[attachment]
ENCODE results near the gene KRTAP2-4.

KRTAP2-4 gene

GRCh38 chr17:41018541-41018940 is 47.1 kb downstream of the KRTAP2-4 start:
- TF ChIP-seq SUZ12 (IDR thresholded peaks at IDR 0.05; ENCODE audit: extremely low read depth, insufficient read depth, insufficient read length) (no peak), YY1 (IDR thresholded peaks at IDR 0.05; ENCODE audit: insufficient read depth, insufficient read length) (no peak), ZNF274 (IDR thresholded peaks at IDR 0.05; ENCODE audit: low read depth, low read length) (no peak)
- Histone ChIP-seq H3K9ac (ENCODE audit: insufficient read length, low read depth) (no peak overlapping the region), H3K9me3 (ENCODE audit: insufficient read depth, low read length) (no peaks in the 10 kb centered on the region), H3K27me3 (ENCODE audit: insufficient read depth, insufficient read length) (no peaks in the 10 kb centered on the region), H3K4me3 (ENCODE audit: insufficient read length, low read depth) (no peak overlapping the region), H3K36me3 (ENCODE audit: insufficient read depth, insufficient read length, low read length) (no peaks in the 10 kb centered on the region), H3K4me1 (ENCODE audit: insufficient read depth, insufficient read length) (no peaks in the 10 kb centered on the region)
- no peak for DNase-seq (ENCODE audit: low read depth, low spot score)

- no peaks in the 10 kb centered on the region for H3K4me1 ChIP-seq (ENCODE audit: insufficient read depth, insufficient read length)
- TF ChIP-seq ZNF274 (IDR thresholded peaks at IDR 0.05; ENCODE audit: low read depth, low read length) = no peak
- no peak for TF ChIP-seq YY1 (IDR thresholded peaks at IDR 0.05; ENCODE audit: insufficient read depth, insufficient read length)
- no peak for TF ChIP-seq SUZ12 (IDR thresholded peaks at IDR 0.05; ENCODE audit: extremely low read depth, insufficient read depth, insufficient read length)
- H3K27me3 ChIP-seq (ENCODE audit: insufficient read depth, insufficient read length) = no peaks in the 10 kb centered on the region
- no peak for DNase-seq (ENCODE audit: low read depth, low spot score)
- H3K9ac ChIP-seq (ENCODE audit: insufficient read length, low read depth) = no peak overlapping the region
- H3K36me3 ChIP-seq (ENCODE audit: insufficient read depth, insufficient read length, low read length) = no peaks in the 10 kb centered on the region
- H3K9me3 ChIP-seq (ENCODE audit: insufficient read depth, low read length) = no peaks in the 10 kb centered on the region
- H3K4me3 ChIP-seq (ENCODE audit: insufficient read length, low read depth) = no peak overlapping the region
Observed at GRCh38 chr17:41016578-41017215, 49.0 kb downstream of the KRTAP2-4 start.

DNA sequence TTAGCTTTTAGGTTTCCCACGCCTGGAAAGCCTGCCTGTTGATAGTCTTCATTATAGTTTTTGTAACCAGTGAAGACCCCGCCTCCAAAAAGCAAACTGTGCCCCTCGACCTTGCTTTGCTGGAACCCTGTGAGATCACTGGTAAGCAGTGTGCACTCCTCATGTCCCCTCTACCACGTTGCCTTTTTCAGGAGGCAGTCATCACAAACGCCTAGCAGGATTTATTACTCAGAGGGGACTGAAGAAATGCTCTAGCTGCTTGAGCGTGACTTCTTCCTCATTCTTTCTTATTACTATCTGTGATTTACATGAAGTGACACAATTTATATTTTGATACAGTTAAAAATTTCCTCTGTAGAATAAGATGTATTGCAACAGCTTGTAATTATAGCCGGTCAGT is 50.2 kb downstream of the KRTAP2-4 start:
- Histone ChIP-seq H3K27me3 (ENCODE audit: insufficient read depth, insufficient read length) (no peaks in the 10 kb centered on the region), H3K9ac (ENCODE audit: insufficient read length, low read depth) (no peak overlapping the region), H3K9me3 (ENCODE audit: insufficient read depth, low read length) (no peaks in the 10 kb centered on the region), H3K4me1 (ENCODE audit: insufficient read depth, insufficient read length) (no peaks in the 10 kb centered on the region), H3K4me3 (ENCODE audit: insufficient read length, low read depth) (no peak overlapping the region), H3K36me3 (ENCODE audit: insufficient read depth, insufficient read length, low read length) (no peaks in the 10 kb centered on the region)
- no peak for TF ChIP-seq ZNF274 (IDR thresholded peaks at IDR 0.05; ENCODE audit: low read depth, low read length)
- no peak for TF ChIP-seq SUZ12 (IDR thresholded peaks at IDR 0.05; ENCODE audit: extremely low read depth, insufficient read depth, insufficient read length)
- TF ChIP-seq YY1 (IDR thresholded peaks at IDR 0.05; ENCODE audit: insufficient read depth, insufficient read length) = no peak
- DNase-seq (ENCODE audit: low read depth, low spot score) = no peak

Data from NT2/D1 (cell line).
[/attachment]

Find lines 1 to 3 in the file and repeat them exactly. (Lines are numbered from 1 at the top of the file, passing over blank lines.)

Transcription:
ENCODE results near the gene KRTAP2-4.

KRTAP2-4 gene

GRCh38 chr17:41018541-41018940 is 47.1 kb downstream of the KRTAP2-4 start: